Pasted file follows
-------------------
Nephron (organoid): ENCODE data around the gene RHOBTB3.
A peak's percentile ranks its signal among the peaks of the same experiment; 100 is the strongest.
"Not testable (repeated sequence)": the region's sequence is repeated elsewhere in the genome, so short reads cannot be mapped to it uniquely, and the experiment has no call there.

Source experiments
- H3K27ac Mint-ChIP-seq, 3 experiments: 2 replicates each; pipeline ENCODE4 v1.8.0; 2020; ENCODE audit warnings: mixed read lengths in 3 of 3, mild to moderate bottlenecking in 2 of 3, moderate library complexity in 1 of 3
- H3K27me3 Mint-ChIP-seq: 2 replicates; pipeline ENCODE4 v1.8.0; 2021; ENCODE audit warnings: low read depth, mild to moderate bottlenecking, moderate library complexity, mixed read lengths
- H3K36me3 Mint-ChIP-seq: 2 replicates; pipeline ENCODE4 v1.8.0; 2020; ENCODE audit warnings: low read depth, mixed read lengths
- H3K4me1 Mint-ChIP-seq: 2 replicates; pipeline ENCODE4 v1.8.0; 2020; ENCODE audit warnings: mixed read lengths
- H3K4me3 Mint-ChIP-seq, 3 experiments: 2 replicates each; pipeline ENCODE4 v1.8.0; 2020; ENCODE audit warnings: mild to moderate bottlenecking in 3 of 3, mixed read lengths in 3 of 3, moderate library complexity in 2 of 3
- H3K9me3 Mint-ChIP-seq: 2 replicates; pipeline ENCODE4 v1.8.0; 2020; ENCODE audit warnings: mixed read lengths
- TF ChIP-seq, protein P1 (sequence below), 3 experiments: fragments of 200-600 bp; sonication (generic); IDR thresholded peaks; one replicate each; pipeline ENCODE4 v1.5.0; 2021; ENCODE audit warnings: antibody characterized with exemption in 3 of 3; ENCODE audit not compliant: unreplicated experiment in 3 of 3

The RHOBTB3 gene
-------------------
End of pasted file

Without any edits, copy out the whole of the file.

Nephron (organoid): ENCODE data around the gene RHOBTB3.
A peak's percentile ranks its signal among the peaks of the same experiment; 100 is the strongest.
"Not testable (repeated sequence)": the region's sequence is repeated elsewhere in the genome, so short reads cannot be mapped to it uniquely, and the experiment has no call there.

Source experiments
- H3K27ac Mint-ChIP-seq, 3 experiments: 2 replicates each; pipeline ENCODE4 v1.8.0; 2020; ENCODE audit warnings: mixed read lengths in 3 of 3, mild to moderate bottlenecking in 2 of 3, moderate library complexity in 1 of 3
- H3K27me3 Mint-ChIP-seq: 2 replicates; pipeline ENCODE4 v1.8.0; 2021; ENCODE audit warnings: low read depth, mild to moderate bottlenecking, moderate library complexity, mixed read lengths
- H3K36me3 Mint-ChIP-seq: 2 replicates; pipeline ENCODE4 v1.8.0; 2020; ENCODE audit warnings: low read depth, mixed read lengths
- H3K4me1 Mint-ChIP-seq: 2 replicates; pipeline ENCODE4 v1.8.0; 2020; ENCODE audit warnings: mixed read lengths
- H3K4me3 Mint-ChIP-seq, 3 experiments: 2 replicates each; pipeline ENCODE4 v1.8.0; 2020; ENCODE audit warnings: mild to moderate bottlenecking in 3 of 3, mixed read lengths in 3 of 3, moderate library complexity in 2 of 3
- H3K9me3 Mint-ChIP-seq: 2 replicates; pipeline ENCODE4 v1.8.0; 2020; ENCODE audit warnings: mixed read lengths
- TF ChIP-seq, protein P1 (sequence below), 3 experiments: fragments of 200-600 bp; sonication (generic); IDR thresholded peaks; one replicate each; pipeline ENCODE4 v1.5.0; 2021; ENCODE audit warnings: antibody characterized with exemption in 3 of 3; ENCODE audit not compliant: unreplicated experiment in 3 of 3

The RHOBTB3 gene